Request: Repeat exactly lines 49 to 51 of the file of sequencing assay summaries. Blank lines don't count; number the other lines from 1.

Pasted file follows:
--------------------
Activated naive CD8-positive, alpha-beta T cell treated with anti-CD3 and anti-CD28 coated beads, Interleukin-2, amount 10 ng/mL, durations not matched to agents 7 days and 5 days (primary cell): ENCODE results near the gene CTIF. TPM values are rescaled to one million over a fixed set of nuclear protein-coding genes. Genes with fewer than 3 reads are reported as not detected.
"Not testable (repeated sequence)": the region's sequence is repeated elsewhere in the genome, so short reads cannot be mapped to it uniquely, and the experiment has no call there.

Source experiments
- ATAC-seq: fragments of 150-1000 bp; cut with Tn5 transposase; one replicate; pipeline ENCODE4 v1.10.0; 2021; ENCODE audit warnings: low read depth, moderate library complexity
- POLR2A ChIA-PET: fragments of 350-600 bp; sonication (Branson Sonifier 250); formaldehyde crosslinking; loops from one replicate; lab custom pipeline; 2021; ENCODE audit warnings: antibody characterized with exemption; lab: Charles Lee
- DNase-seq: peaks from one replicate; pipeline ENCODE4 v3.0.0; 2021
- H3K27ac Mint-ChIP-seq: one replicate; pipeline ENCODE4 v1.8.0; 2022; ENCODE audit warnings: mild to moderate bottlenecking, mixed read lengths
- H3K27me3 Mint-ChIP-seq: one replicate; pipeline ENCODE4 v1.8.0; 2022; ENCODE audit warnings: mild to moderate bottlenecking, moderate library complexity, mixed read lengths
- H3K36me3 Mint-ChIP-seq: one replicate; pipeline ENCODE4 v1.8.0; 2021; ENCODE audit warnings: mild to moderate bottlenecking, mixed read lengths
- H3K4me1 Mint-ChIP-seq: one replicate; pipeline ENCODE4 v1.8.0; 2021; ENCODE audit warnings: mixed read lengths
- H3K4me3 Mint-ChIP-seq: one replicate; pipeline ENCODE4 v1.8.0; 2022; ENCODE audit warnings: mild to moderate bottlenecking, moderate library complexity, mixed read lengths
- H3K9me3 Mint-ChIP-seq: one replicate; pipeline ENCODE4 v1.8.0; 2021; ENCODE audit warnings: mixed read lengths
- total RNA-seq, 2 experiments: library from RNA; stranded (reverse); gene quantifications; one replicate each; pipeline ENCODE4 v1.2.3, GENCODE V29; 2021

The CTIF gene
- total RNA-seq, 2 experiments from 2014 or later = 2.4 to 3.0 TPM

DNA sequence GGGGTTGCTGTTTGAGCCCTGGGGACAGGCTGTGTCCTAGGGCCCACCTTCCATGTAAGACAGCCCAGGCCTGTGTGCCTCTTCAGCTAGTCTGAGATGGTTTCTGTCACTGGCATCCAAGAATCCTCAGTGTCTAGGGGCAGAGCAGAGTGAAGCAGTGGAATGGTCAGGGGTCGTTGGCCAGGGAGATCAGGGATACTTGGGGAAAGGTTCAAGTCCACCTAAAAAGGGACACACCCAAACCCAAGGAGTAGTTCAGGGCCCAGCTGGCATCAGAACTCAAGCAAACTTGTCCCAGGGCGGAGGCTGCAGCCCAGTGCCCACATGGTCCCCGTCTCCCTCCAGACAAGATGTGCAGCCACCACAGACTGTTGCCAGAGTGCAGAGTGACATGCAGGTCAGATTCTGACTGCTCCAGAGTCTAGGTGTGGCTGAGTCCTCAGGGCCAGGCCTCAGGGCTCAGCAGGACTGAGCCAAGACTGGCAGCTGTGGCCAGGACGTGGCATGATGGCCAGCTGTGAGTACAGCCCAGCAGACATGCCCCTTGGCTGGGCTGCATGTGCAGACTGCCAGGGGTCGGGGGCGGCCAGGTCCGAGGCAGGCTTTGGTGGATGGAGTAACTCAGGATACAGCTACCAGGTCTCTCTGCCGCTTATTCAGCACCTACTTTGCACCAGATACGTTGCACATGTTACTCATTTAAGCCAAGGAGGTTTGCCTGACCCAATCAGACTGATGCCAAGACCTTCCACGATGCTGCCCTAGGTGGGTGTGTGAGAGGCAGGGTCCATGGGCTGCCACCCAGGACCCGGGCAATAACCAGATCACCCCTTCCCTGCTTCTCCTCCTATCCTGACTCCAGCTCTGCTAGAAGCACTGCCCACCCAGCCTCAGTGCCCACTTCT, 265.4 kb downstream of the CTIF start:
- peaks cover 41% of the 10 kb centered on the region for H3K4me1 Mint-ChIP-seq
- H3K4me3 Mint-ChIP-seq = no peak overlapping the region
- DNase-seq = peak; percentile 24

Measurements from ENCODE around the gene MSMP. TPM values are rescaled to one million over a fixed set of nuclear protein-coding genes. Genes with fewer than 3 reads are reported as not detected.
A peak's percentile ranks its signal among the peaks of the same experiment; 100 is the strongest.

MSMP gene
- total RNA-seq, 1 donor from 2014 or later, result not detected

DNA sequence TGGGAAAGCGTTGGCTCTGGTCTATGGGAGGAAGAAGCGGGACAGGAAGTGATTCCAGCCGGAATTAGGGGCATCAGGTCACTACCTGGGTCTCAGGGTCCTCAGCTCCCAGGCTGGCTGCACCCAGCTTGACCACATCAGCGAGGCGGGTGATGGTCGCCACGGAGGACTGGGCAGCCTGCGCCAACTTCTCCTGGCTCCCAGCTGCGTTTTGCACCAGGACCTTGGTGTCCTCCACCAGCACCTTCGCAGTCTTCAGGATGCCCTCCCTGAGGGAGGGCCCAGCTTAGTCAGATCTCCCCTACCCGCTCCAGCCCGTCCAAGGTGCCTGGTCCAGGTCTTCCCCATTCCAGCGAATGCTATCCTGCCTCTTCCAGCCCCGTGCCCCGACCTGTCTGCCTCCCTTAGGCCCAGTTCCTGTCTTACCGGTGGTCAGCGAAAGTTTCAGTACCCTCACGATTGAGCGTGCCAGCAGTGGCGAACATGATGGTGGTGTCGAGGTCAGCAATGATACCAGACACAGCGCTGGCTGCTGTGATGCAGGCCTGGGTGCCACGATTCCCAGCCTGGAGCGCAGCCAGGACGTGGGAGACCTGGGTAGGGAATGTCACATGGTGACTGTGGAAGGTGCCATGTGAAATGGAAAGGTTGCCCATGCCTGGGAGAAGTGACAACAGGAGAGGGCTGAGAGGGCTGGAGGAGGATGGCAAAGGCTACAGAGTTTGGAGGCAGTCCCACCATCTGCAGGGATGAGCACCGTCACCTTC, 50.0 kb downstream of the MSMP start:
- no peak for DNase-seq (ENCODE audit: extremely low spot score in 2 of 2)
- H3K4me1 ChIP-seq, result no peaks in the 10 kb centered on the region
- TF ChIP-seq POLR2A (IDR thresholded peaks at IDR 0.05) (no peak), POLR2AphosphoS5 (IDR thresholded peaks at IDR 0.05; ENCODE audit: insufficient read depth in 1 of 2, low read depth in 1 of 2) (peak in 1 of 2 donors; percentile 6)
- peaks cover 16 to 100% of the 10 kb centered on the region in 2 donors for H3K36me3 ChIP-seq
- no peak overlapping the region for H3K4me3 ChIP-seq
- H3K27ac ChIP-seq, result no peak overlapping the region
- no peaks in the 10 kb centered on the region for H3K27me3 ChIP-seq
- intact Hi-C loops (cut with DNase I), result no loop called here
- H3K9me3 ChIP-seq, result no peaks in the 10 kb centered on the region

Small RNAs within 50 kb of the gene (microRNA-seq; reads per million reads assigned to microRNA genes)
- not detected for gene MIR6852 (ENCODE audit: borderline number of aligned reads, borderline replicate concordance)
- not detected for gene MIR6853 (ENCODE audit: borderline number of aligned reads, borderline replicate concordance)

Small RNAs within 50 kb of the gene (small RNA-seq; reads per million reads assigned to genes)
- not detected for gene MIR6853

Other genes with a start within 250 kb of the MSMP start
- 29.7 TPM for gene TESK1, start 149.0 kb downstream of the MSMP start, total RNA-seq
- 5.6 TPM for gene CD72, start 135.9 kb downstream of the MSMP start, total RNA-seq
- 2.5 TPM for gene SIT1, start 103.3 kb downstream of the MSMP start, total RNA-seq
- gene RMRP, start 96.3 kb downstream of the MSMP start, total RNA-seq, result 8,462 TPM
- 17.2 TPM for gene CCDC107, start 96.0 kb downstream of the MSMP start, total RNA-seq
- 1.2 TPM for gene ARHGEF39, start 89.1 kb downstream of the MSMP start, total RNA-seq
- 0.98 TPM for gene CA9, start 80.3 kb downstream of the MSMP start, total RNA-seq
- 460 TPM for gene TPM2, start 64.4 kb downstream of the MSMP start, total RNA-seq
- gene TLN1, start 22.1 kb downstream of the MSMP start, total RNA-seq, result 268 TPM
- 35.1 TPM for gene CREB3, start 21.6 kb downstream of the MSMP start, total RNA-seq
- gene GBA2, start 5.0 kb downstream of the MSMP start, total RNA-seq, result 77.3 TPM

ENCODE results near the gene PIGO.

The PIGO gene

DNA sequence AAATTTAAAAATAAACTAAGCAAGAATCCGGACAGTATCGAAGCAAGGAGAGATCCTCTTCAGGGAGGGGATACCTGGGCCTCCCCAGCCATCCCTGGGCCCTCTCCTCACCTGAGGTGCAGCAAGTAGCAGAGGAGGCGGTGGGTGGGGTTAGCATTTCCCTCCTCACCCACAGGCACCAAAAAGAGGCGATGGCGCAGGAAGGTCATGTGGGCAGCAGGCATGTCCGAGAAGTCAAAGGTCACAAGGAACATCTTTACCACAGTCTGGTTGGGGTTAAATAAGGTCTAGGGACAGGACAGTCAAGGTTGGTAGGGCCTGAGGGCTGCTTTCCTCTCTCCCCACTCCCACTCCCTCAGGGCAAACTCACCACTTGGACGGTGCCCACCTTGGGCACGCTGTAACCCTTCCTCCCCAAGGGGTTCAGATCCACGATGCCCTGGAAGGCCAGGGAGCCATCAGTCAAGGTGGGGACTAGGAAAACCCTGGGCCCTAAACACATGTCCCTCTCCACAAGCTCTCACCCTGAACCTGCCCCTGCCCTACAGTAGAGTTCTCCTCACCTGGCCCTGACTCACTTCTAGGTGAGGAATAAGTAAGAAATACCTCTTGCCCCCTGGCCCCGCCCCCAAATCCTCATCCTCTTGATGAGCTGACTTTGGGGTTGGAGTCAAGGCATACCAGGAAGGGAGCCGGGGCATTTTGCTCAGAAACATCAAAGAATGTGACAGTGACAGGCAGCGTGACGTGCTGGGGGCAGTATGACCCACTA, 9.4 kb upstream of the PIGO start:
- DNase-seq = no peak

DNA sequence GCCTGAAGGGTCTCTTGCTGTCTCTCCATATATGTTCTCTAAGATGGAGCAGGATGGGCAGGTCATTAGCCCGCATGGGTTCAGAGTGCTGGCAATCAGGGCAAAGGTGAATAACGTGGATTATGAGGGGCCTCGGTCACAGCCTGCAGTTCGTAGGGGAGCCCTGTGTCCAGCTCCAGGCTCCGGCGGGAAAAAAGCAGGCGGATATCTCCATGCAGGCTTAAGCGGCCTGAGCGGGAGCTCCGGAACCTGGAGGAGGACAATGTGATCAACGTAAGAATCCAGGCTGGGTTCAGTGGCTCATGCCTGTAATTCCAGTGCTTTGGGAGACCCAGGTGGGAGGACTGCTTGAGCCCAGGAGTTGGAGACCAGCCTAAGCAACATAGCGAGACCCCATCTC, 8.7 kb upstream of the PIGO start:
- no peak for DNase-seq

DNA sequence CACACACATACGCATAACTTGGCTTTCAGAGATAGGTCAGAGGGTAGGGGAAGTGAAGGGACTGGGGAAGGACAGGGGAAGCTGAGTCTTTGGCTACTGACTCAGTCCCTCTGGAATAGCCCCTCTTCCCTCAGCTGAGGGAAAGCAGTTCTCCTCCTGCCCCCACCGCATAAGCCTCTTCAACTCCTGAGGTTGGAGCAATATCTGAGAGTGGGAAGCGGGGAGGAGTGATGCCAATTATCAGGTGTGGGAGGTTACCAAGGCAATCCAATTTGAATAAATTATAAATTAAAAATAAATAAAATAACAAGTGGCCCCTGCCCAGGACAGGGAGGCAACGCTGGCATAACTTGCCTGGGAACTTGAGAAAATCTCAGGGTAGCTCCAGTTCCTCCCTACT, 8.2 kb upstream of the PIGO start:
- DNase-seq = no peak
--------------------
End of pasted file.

- 35.1 TPM for gene CREB3, start 21.6 kb downstream of the MSMP start, total RNA-seq
- gene GBA2, start 5.0 kb downstream of the MSMP start, total RNA-seq, result 77.3 TPM

ENCODE results near the gene PIGO.